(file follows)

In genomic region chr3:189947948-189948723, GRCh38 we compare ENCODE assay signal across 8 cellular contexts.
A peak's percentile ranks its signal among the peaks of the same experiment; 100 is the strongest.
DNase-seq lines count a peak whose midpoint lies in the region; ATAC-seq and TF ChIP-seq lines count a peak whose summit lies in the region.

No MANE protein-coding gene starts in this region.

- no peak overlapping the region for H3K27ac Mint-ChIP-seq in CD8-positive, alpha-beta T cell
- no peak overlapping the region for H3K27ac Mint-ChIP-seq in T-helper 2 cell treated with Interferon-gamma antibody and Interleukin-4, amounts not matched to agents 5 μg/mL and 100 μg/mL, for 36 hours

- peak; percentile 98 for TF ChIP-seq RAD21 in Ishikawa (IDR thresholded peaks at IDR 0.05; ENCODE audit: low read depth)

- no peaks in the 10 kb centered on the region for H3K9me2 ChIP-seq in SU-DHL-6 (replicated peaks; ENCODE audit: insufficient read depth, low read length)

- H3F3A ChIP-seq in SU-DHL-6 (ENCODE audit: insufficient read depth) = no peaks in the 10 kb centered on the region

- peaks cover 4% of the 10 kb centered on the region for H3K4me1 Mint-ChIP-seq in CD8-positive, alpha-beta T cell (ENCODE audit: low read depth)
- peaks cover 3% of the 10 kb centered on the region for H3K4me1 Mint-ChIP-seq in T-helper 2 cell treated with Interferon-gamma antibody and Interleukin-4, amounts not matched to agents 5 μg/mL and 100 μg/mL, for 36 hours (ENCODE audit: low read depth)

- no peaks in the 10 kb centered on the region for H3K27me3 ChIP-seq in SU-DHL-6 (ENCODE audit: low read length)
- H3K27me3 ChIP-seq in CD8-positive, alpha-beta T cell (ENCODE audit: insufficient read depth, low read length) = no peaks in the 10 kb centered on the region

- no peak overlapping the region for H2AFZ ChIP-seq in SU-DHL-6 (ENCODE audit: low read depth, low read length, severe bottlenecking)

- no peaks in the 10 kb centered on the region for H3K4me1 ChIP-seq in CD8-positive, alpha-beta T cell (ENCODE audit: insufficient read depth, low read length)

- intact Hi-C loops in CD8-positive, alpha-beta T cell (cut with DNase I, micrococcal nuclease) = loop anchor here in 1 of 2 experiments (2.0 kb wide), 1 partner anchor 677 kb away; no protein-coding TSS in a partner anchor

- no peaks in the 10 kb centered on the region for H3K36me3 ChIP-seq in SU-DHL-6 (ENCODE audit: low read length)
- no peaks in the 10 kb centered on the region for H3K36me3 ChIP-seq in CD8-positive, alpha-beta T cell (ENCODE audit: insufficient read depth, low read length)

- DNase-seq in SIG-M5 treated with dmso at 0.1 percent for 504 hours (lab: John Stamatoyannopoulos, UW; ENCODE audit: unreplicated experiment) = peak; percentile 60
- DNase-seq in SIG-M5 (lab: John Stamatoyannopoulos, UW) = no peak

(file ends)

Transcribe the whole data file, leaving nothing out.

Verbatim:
In genomic region chr3:189947948-189948723, GRCh38 we compare ENCODE assay signal across 8 cellular contexts.
A peak's percentile ranks its signal among the peaks of the same experiment; 100 is the strongest.
DNase-seq lines count a peak whose midpoint lies in the region; ATAC-seq and TF ChIP-seq lines count a peak whose summit lies in the region.

No MANE protein-coding gene starts in this region.

- no peak overlapping the region for H3K27ac Mint-ChIP-seq in CD8-positive, alpha-beta T cell
- no peak overlapping the region for H3K27ac Mint-ChIP-seq in T-helper 2 cell treated with Interferon-gamma antibody and Interleukin-4, amounts not matched to agents 5 μg/mL and 100 μg/mL, for 36 hours

- peak; percentile 98 for TF ChIP-seq RAD21 in Ishikawa (IDR thresholded peaks at IDR 0.05; ENCODE audit: low read depth)

- no peaks in the 10 kb centered on the region for H3K9me2 ChIP-seq in SU-DHL-6 (replicated peaks; ENCODE audit: insufficient read depth, low read length)

- H3F3A ChIP-seq in SU-DHL-6 (ENCODE audit: insufficient read depth) = no peaks in the 10 kb centered on the region

- peaks cover 4% of the 10 kb centered on the region for H3K4me1 Mint-ChIP-seq in CD8-positive, alpha-beta T cell (ENCODE audit: low read depth)
- peaks cover 3% of the 10 kb centered on the region for H3K4me1 Mint-ChIP-seq in T-helper 2 cell treated with Interferon-gamma antibody and Interleukin-4, amounts not matched to agents 5 μg/mL and 100 μg/mL, for 36 hours (ENCODE audit: low read depth)

- no peaks in the 10 kb centered on the region for H3K27me3 ChIP-seq in SU-DHL-6 (ENCODE audit: low read length)
- H3K27me3 ChIP-seq in CD8-positive, alpha-beta T cell (ENCODE audit: insufficient read depth, low read length) = no peaks in the 10 kb centered on the region

- no peak overlapping the region for H2AFZ ChIP-seq in SU-DHL-6 (ENCODE audit: low read depth, low read length, severe bottlenecking)

- no peaks in the 10 kb centered on the region for H3K4me1 ChIP-seq in CD8-positive, alpha-beta T cell (ENCODE audit: insufficient read depth, low read length)

- intact Hi-C loops in CD8-positive, alpha-beta T cell (cut with DNase I, micrococcal nuclease) = loop anchor here in 1 of 2 experiments (2.0 kb wide), 1 partner anchor 677 kb away; no protein-coding TSS in a partner anchor

- no peaks in the 10 kb centered on the region for H3K36me3 ChIP-seq in SU-DHL-6 (ENCODE audit: low read length)
- no peaks in the 10 kb centered on the region for H3K36me3 ChIP-seq in CD8-positive, alpha-beta T cell (ENCODE audit: insufficient read depth, low read length)

- DNase-seq in SIG-M5 treated with dmso at 0.1 percent for 504 hours (lab: John Stamatoyannopoulos, UW; ENCODE audit: unreplicated experiment) = peak; percentile 60
- DNase-seq in SIG-M5 (lab: John Stamatoyannopoulos, UW) = no peak